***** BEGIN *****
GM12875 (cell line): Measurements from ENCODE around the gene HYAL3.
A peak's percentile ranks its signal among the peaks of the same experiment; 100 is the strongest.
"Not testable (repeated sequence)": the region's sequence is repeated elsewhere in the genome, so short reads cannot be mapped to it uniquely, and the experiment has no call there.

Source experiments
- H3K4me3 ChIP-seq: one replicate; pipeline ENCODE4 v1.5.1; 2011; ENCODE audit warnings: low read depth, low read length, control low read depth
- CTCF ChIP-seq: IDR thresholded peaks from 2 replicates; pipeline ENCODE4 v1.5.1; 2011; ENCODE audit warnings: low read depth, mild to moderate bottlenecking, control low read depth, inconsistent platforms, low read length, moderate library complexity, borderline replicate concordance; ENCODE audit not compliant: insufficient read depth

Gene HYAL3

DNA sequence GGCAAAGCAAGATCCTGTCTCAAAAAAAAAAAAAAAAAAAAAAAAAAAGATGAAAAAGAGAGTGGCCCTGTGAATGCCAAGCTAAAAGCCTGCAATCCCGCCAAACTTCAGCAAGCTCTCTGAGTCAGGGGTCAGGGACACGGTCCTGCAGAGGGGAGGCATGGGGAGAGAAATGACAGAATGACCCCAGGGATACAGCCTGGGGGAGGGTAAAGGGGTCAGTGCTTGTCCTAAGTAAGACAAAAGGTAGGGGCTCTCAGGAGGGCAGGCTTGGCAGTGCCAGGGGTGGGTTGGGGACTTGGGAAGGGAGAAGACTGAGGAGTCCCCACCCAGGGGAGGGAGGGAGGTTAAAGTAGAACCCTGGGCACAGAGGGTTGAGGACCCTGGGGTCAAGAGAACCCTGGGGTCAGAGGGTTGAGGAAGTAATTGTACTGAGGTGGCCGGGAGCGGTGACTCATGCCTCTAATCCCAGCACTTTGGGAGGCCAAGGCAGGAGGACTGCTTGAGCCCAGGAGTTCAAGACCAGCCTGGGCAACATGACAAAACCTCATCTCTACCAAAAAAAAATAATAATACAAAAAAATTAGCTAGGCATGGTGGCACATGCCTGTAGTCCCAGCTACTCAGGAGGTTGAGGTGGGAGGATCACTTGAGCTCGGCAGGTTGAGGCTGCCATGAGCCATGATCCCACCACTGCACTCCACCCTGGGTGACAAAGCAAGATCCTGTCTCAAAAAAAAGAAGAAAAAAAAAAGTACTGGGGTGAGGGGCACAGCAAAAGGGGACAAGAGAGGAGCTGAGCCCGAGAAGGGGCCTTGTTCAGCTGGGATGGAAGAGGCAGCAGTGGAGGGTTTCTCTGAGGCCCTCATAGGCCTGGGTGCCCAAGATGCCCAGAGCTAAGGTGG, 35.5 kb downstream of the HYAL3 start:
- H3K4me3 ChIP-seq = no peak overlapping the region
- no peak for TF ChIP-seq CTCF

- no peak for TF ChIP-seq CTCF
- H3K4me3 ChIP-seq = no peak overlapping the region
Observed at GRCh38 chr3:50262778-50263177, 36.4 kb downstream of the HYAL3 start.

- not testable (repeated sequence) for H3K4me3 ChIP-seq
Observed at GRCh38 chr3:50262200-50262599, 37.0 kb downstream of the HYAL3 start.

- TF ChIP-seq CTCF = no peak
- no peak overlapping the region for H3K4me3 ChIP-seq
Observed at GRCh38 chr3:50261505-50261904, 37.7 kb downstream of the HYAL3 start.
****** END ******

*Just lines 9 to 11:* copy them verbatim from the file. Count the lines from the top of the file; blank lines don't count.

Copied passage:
- H3K4me3 ChIP-seq = no peak overlapping the region
- no peak for TF ChIP-seq CTCF

- no peak for TF ChIP-seq CTCF